Planning a trip to Iceland in the winter?  It can be difficult to know what you need to pack when it comes to a winter holiday, especially if you haven’t been to Iceland before. Of course, you’ll need to think about warm clothing, but depending on where you go, it might not be as cold as you think. The south of the island is somewhat warmer than the north and average temperatures don’t usually reach below -5°C. Having said that, it is always recommended to pack thermals and layers to keep warm. Iceland’s winds are infamous, after all!

It is also important to think about whether you plan on doing any specialist activities that may require additional items, such as tents and camping equipment, although most of these things can be hired upon arrival. 

Wam clothing aside, here are some essentials for Iceland in winter that you’ll want to think about when preparing your packing list.

1. Windproof Accessories

An essential for visiting Iceland is to make sure that you buy windproof gloves, hats, and even jackets where possible. This is because even when the temperature isn’t that cold in Iceland, the windchill can cut right through you. Having windproof clothing can make all of the difference and keep you from feeling the cold as much. You should also consider whether you plan on doing any activities as you might then need waterproof accessories too.

2. Walking or Hiking Boots

You must have a good pair of hiking or walking boots when you head to Iceland, even if you don’t plan on doing a lot of hiking. It is also important that your boots are waterproof so that you can make sure your feet stay dry. If you are heading to Iceland in the winter, then you are more than likely going to encounter some snow and wet conditions. Some of the best sights in Iceland are quite difficult to reach, and parking is often a fair walk away from the attraction. If you are planning on making the most of the remote natural landscape then make sure you think about investing in a good pair of hiking boots.

Young person swims in the Seljavallalaug Pool in South Iceland

3. Swimwear

Although it might not seem like the thing you’d usually do in the winter, you should make sure that you pack some swimwear, particularly if you are keen to visit the Blue Lagoon or the Sky Lagoon. Although outdoor pools and spas would usually be closed in the winter, these geothermal pools are naturally heated so they stay warm all year round. This is a massive part of the culture in Iceland and there are a number of other natural geothermal pools in the country. For many of these pools you have to pay for entry but there are also some natural pools that are completely free.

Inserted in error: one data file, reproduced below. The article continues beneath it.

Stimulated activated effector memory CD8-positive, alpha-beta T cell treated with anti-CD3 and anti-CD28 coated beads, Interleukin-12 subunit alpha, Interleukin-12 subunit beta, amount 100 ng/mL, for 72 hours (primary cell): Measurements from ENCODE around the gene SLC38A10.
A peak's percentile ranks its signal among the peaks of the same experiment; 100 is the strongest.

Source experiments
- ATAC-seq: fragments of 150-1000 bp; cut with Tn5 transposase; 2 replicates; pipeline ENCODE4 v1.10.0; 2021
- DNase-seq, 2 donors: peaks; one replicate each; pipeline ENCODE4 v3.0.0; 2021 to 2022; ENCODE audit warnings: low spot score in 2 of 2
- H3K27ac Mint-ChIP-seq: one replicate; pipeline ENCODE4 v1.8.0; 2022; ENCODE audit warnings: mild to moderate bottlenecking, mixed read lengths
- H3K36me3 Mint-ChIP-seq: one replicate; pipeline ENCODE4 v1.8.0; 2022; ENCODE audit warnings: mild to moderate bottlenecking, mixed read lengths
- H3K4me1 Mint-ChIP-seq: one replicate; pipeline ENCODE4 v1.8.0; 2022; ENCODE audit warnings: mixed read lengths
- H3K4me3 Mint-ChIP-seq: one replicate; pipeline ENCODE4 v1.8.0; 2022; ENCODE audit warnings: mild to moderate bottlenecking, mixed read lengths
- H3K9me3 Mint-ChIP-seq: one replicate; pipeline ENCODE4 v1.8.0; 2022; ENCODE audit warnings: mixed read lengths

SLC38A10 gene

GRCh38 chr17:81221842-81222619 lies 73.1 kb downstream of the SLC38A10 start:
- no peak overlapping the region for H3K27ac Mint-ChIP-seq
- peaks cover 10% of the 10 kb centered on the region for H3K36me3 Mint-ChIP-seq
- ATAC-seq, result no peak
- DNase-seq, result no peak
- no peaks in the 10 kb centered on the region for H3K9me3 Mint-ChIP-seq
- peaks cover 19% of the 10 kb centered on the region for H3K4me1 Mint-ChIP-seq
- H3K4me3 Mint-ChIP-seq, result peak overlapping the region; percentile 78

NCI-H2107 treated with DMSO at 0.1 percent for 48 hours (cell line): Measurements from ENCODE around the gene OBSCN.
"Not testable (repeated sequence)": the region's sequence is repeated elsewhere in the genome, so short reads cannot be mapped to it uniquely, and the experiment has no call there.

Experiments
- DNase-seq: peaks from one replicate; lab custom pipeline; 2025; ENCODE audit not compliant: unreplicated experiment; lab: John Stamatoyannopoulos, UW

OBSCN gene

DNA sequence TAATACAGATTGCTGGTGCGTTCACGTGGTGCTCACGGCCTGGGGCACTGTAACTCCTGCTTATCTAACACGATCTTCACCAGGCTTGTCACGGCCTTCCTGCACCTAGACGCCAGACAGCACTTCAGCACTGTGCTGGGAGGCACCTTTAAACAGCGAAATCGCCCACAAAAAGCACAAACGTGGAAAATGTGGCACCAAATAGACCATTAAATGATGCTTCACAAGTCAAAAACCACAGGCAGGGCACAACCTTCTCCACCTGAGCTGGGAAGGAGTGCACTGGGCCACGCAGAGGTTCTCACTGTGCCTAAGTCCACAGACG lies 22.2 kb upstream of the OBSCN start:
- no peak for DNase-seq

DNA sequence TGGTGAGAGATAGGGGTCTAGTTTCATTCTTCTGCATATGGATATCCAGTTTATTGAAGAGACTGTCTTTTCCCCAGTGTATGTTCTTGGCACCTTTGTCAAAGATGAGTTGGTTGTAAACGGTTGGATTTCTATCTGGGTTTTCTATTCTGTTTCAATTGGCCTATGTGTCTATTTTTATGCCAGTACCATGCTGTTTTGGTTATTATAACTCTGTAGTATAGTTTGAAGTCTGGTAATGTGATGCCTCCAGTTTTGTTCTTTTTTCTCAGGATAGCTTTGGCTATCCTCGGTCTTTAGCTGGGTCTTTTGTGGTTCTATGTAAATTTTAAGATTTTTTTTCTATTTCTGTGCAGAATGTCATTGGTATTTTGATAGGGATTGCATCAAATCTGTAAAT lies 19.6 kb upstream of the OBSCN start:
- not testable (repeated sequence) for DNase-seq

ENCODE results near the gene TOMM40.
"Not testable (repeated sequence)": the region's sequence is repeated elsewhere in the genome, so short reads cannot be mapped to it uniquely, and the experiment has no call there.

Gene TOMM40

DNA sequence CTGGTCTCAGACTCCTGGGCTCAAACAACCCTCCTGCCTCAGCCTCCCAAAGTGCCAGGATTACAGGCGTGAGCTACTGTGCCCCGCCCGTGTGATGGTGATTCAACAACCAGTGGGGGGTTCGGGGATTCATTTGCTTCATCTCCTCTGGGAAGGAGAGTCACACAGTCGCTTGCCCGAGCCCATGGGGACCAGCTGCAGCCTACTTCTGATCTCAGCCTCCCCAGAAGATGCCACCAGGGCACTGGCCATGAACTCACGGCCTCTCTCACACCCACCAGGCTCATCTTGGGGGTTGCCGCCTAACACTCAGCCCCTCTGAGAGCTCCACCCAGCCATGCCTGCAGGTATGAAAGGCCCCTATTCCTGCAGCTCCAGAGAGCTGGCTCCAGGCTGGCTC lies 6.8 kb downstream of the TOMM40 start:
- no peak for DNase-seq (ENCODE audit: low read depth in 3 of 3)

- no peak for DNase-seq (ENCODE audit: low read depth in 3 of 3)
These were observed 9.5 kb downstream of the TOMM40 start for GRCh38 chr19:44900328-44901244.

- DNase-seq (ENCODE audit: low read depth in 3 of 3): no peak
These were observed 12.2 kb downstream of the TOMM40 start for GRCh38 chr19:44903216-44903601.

4. Thermos Flask

A great way to keep warm in the winter is to make sure you bring a thermos flask with you. Fill this up with coffee or a warm drink before heading out for the day and it can keep you warm when you’re out exploring. Iceland has a lot of wide open spaces that can be very remote, so you are unlikely to run into many cafes or shops outside of towns and cities. A hot drink can really warm you up from the inside and help you fight the cold winds you can often experience in Iceland. You can also get an energy boost from the caffeine to help you on long walks.

A Woman Wearing Stylish Winter Clothing

5. Sunglasses

While the days may be shorter during an Icelandic winter, the sunlight can still be intense, especially when it reflects off the snow-covered landscapes. Don't let the cold weather fool you; the winter sun in Iceland can be surprisingly bright and low on the horizon, creating glare that can strain your eyes.


Pack a reliable pair of sunglasses to protect your eyes from the harsh winter sunlight and reflections off of the snow. Opt for sunglasses with UV protection to safeguard your eyes from harmful rays. You can always double up the protection and choose a pair that provides coverage to shield your eyes from the biting wind, which is a common feature of Icelandic winters.

6. Moisturiser 

Iceland's winter can be notoriously cold and dry, and the combination of chilly temperatures and brisk winds can take a toll on your skin. To combat the harsh winter conditions, it's essential to include a high-quality moisturiser on your packing list. Applying moisturiser and lip balm before heading outdoors can help soothe and nourish your skin.

7. Medication

The remote landscapes and limited access to shops make it crucial to be self-sufficient. That's why we advise including prescription medications, over-the-counter remedies for common ailments, and a compact first aid kit in your travel essentials. Be prepared to address any unexpected health concerns and ensure a smoother, worry-free adventure in Iceland's captivating winter scenery.

8. Power Bank

With long trips out on the road, a power bank becomes a vital travel companion. With limited daylight hours and the potential for cold weather impacting device battery life, packing a reliable power bank ensures that your gadgets stay charged and you don’t miss a single photo opportunity.

9. Travel Adaptor 

Just like when you’re travelling anywhere else in the world, packing a travel adaptor is essential for any trip to Iceland, including in the winter. Iceland uses the Europlug (Type C and Type F) electrical outlets. Make sure you grab one from home or at the airport to ensure that you can charge your devices seamlessly. 

Towels Hanging Outdoors on Hook

10. Towels 

 Whether you're planning on visiting hot springs, taking a dip in geothermal pools, or encountering unexpected weather, a towel in your backpack will always come in handy. Opt for lightweight and absorbent microfibre towels that can easily fit into your travel bag so you can take it on any adventure. You won't regret bringing it when you can dry off swiftly, stay warm, and make the most of your Icelandic winter escapade.